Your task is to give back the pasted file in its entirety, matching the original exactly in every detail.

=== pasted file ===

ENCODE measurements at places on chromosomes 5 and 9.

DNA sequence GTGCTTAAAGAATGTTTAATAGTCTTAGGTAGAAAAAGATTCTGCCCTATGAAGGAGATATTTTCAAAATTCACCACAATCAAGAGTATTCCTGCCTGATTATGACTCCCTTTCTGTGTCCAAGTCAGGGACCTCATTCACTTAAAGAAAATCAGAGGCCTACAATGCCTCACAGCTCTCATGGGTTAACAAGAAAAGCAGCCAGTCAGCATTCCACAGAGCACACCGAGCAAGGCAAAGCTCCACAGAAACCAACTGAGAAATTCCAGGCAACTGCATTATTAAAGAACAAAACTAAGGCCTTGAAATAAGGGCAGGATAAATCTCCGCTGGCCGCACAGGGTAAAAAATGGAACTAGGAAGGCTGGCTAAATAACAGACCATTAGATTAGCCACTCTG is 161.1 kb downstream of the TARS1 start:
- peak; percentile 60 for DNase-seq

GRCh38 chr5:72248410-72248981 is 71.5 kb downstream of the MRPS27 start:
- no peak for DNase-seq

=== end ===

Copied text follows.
ENCODE measurements at places on chromosomes 5 and 9.

DNA sequence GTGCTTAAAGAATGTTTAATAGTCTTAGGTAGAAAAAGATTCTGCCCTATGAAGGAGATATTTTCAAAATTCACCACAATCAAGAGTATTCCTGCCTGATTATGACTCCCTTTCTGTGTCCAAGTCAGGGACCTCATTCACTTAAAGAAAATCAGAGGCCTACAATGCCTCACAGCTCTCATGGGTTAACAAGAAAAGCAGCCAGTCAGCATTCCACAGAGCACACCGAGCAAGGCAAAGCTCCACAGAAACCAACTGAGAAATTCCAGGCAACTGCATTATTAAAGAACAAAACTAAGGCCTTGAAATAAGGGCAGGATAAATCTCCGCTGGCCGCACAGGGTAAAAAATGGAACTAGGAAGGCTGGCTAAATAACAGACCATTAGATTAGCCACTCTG is 161.1 kb downstream of the TARS1 start:
- peak; percentile 60 for DNase-seq

GRCh38 chr5:72248410-72248981 is 71.5 kb downstream of the MRPS27 start:
- no peak for DNase-seq